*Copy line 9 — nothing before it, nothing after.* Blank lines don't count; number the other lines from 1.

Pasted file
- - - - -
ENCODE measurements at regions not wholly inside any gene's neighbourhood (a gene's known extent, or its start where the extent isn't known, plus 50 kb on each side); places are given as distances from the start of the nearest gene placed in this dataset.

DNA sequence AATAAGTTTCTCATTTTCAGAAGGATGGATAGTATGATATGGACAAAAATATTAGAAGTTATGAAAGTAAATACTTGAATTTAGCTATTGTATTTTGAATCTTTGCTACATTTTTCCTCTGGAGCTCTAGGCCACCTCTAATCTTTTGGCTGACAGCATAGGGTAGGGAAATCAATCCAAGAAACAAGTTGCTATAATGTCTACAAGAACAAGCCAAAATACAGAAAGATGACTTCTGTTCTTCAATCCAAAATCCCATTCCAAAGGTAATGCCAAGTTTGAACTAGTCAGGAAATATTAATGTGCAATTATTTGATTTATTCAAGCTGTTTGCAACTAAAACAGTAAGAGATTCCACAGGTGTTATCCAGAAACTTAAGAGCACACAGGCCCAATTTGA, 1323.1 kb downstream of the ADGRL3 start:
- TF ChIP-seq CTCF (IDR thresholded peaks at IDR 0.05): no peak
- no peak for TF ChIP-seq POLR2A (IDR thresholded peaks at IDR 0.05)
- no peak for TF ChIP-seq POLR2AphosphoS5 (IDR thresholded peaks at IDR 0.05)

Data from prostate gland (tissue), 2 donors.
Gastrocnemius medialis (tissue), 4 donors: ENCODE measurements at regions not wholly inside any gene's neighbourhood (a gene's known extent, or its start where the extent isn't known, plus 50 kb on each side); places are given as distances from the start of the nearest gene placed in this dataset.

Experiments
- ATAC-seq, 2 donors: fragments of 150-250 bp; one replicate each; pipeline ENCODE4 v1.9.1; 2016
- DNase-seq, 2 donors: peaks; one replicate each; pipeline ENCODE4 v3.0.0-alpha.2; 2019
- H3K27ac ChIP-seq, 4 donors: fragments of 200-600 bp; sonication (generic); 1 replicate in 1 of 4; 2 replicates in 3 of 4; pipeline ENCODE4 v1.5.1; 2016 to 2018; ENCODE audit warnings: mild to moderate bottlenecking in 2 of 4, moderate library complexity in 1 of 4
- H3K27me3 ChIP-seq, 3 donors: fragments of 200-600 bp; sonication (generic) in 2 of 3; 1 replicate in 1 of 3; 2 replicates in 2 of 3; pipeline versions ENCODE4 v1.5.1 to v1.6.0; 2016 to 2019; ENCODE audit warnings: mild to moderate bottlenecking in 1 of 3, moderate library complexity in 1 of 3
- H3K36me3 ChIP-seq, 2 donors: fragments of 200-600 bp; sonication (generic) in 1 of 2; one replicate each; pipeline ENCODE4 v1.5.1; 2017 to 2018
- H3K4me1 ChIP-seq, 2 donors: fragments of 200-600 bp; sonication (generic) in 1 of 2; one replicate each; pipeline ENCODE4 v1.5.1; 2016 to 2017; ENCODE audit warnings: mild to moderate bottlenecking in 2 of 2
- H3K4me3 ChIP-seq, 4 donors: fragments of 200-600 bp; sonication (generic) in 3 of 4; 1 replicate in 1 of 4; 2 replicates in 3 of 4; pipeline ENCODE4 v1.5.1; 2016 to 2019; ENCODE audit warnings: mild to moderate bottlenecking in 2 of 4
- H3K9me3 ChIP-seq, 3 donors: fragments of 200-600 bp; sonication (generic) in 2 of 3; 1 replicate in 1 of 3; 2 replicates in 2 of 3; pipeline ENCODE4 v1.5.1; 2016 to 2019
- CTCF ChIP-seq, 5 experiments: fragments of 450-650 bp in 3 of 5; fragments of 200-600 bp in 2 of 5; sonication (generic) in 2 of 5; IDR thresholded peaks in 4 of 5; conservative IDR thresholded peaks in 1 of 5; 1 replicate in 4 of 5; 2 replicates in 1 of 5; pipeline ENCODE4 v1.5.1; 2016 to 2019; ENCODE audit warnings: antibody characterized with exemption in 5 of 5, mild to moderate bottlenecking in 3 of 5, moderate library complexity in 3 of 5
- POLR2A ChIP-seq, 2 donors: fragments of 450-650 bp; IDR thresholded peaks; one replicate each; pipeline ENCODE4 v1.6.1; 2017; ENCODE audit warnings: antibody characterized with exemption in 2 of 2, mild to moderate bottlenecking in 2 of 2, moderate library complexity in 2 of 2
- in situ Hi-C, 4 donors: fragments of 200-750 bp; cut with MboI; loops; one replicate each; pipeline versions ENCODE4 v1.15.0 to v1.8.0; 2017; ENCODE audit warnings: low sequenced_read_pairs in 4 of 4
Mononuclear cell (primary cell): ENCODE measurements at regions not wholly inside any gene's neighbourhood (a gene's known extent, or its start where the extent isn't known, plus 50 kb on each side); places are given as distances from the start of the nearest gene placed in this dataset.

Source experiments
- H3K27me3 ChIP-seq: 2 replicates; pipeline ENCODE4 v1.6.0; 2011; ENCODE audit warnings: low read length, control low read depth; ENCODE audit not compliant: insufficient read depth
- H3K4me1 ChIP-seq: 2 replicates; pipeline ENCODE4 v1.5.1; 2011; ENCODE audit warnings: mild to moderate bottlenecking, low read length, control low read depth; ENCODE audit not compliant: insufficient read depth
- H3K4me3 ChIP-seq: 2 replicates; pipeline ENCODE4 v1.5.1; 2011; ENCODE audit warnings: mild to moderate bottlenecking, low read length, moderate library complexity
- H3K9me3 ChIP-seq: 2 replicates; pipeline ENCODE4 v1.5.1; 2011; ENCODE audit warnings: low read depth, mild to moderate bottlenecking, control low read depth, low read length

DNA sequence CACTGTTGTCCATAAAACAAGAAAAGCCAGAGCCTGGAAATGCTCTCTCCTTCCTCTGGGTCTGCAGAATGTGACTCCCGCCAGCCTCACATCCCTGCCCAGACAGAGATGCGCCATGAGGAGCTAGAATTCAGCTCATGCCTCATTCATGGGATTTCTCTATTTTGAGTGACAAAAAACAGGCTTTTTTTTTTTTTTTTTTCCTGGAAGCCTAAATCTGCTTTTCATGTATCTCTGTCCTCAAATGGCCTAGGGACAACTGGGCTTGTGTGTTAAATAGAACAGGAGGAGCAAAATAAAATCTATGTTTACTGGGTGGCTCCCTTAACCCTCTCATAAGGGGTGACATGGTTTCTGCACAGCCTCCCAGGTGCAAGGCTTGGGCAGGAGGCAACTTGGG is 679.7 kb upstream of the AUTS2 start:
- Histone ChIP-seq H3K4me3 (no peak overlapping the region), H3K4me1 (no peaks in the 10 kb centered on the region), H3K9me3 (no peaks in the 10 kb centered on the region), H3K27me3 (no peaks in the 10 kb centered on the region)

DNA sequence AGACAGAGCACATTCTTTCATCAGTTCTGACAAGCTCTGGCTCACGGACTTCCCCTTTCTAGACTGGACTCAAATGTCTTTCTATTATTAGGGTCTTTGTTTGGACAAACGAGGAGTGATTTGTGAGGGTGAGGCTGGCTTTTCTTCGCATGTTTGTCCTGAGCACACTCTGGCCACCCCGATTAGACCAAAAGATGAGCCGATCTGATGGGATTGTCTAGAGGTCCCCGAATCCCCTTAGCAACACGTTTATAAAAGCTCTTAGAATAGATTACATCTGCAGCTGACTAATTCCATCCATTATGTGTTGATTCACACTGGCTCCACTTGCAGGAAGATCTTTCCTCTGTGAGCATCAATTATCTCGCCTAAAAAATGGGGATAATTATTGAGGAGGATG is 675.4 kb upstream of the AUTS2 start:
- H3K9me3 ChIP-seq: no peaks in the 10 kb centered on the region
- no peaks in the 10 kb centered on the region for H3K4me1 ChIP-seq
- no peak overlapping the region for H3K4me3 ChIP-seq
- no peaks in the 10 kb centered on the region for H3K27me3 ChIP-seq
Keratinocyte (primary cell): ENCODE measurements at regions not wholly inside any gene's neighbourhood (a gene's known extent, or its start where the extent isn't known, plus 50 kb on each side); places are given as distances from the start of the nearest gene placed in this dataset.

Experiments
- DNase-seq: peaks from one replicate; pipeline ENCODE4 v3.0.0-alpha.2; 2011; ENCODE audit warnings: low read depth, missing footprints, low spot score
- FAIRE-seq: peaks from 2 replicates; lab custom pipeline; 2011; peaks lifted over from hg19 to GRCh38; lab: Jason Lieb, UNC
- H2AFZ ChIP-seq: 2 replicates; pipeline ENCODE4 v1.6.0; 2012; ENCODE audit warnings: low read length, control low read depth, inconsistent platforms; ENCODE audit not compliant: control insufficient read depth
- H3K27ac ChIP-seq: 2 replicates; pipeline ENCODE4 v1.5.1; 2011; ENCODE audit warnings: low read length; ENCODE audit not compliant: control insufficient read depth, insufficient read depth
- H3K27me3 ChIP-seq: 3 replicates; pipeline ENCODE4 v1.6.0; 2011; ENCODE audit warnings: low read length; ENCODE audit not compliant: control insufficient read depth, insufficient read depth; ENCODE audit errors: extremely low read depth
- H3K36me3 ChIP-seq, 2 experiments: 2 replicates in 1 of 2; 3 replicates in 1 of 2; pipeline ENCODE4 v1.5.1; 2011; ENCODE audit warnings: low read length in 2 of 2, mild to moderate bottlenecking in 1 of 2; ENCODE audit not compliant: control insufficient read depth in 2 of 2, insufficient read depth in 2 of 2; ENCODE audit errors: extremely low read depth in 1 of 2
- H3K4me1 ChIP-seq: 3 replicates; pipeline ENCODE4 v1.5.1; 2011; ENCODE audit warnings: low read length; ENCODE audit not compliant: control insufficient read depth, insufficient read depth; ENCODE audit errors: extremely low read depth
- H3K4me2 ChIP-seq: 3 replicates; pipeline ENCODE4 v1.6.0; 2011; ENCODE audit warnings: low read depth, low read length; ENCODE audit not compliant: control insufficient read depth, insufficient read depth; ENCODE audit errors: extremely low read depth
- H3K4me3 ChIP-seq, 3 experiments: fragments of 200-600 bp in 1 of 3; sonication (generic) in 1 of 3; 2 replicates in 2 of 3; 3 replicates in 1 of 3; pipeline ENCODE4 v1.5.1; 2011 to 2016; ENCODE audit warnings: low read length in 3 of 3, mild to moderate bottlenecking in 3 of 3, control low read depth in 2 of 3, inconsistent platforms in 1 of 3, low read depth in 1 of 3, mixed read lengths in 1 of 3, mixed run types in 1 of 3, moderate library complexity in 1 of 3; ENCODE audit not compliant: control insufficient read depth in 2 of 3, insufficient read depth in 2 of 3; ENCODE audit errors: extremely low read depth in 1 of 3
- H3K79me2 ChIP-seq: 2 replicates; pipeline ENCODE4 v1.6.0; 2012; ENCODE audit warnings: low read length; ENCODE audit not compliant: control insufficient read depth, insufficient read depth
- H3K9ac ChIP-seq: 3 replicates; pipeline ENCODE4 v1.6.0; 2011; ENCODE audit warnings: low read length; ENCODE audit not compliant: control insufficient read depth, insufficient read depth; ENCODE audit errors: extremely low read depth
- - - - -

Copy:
- ATAC-seq, 2 donors: fragments of 150-250 bp; one replicate each; pipeline ENCODE4 v1.9.1; 2016